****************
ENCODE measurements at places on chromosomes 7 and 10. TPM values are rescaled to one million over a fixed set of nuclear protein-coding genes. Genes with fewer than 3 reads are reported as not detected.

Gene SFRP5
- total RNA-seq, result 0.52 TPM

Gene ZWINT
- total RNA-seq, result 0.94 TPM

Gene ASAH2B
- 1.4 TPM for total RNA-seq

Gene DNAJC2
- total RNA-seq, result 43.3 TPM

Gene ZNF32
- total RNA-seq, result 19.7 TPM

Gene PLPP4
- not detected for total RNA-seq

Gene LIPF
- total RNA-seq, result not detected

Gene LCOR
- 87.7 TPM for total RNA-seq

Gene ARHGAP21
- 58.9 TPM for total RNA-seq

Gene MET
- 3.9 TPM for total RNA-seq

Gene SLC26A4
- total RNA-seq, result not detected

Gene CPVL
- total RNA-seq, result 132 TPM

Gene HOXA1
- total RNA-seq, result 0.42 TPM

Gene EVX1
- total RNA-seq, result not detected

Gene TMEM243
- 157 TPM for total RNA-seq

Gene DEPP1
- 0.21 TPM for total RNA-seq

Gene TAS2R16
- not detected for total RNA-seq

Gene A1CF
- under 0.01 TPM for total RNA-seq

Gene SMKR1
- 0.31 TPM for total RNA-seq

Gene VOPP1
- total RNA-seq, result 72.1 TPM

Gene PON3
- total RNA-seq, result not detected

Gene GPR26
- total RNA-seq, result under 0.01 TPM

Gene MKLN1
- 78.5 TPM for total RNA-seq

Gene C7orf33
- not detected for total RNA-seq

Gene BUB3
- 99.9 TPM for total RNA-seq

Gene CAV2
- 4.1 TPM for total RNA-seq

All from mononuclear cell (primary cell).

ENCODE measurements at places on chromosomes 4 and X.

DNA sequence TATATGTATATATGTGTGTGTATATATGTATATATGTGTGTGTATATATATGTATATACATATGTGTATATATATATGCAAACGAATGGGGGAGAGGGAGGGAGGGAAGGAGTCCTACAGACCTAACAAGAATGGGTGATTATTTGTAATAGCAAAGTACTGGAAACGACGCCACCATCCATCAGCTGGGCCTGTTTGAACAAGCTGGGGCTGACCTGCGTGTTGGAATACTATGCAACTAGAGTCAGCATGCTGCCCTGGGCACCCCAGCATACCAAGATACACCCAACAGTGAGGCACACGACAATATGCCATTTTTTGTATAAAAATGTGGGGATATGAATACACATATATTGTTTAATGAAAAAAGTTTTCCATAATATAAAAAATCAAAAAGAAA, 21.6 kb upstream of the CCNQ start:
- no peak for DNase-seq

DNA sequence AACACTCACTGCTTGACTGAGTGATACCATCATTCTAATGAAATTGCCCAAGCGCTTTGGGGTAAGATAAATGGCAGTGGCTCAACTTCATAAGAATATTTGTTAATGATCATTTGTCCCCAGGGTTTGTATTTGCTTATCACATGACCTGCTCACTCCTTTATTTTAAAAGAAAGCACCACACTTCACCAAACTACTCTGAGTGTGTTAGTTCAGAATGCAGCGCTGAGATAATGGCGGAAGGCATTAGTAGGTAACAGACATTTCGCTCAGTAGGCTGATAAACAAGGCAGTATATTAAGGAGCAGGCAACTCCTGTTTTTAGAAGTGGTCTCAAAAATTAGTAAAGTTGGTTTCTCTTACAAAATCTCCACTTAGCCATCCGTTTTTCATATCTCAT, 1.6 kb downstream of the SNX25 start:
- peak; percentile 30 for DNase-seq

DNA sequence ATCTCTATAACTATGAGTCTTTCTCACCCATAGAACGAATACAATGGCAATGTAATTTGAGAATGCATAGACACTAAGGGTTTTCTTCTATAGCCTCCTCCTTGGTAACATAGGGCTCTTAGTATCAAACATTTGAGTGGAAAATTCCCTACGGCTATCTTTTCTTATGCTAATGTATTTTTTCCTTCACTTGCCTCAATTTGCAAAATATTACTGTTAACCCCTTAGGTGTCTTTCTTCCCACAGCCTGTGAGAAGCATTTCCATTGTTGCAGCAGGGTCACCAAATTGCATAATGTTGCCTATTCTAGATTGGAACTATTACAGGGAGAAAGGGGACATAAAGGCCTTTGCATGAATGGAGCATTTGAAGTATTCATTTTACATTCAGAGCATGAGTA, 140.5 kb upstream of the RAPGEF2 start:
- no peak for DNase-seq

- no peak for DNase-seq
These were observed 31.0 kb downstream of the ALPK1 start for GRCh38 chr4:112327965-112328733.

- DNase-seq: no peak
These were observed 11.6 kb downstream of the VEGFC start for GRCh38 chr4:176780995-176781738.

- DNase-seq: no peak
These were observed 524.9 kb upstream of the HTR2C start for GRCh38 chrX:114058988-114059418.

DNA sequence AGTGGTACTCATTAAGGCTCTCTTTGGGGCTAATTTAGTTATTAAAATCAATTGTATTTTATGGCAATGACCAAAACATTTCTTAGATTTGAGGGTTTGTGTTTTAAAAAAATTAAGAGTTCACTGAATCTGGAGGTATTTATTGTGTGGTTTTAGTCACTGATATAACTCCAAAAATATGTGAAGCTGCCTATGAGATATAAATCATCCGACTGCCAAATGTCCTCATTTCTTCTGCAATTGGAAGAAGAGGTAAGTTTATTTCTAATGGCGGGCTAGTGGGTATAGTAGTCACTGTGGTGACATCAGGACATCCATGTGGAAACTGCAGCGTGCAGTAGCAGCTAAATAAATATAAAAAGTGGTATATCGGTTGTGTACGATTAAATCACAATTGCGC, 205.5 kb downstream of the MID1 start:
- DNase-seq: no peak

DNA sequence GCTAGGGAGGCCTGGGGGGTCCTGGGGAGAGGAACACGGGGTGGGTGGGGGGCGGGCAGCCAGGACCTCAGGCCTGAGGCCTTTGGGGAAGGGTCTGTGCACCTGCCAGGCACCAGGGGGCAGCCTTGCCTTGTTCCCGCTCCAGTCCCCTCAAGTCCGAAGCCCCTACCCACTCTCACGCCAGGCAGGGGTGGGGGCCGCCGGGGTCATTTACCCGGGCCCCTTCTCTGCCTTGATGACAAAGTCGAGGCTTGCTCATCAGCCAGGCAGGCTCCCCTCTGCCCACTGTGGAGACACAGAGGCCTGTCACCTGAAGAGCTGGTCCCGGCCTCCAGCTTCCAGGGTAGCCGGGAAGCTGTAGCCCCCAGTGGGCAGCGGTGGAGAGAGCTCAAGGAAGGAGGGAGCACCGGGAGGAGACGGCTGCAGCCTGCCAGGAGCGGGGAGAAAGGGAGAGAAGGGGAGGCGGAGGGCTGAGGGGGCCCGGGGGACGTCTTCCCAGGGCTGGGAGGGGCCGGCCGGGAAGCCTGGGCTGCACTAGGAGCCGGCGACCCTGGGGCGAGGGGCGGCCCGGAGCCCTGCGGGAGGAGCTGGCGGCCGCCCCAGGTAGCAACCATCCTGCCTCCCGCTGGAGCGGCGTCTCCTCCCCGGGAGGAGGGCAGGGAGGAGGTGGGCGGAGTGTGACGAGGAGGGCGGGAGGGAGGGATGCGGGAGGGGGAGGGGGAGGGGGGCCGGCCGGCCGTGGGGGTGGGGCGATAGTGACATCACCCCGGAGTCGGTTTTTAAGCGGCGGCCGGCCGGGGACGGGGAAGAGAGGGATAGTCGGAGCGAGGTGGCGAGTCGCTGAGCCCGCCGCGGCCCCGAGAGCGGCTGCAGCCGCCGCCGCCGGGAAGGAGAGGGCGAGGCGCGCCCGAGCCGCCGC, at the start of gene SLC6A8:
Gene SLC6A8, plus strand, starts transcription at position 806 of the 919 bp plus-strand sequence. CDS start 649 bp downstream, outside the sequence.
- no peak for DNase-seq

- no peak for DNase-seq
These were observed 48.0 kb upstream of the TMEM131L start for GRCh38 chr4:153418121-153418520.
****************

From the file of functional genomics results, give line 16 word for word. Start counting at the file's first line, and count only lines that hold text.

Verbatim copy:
Gene LCOR